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Jefferson Adams is a freelance writer living in San Francisco. His poems, essays and photographs have appeared in Antioch Review, Blue Mesa Review, CALIBAN, Hayden's Ferry Review, Huffington Post, the Mississippi Review, and Slate among others.
He is a member of both the National Writers Union, the International Federation of Journalists, and covers San Francisco Health News for Examiner.com.View all articles by Jefferson Adams
Celiac.com 08/08/2013 - I've happily reported the occasional story about a food bank here or there that has rallied to provide gluten-free food, or about the occasional gluten-free advocate who has helped to collect gluten-free donations, but the truth is that most food banks have minimal gluten-free options for those in need.
That fact, and some of the challenging realities faced by people with limited incomes living with diabetes or celiac disease have been driven home in a new poverty survey by Women's Network PEI.
Over the last few weeks, Women's Network has surveyed people with limited incomes living with diabetes or celiac disease. That survey has turned up stories about people facing difficult decisions about what food they can eat.
Mike MacDonald, manager of Charlottetown's Upper Room Food Bank, says his staff are seeing more people with celiac and diabetes, and that, while staff try to accommodate people with health conditions, it's difficult for them to meet the increasing demand.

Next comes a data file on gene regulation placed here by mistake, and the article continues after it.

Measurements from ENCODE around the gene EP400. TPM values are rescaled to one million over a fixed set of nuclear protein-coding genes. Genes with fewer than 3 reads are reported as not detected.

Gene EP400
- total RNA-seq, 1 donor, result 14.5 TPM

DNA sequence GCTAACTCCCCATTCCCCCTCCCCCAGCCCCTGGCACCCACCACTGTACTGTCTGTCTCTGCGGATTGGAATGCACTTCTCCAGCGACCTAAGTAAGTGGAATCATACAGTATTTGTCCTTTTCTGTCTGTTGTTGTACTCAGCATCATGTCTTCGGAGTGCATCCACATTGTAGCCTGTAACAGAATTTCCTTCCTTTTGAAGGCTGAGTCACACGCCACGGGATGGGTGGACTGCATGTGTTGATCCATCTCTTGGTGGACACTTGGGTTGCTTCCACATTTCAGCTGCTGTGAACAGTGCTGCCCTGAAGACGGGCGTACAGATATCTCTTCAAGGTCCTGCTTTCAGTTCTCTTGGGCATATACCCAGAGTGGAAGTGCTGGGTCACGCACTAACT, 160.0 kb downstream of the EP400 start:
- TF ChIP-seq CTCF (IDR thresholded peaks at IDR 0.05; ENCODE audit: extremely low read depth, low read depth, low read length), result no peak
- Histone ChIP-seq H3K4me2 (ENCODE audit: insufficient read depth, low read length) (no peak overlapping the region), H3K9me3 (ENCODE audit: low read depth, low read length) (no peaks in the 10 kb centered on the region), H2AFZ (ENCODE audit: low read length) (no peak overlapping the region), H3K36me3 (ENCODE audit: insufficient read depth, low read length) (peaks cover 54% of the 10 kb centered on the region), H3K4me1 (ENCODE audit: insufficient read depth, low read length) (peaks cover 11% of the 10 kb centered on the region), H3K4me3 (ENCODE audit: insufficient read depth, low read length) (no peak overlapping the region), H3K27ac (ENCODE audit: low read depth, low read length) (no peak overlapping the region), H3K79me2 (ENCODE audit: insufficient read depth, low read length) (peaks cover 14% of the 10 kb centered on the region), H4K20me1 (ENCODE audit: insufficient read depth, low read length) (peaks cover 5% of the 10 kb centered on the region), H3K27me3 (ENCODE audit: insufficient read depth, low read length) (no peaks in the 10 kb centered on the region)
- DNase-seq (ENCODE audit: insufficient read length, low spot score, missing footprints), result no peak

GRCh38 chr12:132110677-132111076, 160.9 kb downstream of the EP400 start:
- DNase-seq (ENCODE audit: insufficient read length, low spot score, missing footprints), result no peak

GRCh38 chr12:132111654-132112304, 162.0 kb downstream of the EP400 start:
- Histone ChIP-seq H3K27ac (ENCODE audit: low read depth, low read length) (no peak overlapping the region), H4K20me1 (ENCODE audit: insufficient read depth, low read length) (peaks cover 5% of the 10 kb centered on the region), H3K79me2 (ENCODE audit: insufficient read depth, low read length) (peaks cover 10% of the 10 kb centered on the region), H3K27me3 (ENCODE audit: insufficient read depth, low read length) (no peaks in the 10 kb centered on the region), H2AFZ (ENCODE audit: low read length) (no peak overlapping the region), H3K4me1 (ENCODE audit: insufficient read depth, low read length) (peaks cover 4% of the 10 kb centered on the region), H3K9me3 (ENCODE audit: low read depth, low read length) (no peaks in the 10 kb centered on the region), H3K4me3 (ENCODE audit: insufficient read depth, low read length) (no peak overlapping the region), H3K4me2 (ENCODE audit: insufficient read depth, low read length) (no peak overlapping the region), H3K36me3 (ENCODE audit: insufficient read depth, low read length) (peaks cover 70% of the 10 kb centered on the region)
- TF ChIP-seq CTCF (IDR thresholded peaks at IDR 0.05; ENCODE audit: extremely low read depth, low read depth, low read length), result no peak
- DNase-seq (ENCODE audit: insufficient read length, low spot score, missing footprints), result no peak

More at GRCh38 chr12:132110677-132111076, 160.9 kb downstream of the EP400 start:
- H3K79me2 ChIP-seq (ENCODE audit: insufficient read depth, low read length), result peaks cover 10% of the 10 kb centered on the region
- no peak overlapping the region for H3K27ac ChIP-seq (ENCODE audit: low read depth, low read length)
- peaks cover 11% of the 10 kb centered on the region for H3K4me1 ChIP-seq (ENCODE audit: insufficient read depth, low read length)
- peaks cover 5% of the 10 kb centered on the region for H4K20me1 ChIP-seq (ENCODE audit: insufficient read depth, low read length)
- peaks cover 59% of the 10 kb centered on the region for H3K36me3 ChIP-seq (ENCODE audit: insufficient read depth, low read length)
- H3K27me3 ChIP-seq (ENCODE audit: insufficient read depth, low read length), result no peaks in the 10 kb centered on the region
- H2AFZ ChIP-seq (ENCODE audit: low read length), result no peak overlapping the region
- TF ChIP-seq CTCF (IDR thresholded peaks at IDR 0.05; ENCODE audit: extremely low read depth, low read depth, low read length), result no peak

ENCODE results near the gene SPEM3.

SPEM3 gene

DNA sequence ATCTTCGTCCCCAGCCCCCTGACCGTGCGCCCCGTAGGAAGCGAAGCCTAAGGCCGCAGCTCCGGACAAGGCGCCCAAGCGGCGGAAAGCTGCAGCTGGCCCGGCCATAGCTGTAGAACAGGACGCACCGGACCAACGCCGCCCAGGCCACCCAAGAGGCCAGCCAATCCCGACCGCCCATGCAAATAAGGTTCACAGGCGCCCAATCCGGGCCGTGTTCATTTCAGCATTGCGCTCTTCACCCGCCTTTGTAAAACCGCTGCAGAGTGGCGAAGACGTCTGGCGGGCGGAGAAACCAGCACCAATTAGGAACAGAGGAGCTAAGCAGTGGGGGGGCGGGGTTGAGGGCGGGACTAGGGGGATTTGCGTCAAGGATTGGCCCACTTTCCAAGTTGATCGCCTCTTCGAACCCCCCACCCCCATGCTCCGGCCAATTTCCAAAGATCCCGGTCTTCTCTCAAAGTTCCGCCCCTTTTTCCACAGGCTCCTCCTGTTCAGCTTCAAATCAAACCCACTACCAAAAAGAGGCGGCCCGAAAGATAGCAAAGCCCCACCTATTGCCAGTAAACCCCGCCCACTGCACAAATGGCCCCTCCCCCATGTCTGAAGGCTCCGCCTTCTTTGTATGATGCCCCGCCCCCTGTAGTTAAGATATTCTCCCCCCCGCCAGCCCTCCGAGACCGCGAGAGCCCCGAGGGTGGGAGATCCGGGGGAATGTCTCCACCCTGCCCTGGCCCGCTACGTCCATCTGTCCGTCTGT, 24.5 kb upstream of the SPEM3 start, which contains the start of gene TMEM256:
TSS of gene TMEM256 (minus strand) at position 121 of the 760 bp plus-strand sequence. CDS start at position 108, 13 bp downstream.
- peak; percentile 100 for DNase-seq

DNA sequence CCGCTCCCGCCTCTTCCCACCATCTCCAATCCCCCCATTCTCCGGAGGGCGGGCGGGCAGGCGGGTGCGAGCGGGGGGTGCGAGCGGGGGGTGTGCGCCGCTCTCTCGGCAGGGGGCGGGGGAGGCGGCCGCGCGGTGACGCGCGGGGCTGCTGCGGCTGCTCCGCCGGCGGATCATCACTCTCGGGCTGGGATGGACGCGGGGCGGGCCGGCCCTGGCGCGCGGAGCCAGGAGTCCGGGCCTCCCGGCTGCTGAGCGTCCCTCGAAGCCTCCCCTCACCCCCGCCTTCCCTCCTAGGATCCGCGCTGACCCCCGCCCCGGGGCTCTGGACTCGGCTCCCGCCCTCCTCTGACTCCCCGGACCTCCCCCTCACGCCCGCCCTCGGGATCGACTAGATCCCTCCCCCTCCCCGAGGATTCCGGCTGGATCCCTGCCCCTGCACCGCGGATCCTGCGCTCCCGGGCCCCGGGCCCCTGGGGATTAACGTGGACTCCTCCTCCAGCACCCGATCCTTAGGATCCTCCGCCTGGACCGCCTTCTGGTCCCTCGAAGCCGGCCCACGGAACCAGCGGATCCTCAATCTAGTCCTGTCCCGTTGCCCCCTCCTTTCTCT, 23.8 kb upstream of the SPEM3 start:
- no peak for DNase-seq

MacDonald relates the story of one woman with celiac who said she knows that she's risking her health by eating food that she should not eat. For people like her, it's often a choice between food that's not very good for them and no food at all.
"It's just more and more people coming through our doors with these restrictions," said MacDonald. Ten years ago, there were far fewer such requests, so it was easier meet gluten-free diet demands. Today there are more and more people making such requests, and there looks to be no end to the rising demand.
The good news is that, based on this poverty survey, the Women's Network will make recommendations to government and local businesses. This will, hopefully, initiate some work toward a solution. Meantime, maybe check in with your local food bank and see what you can do to help.
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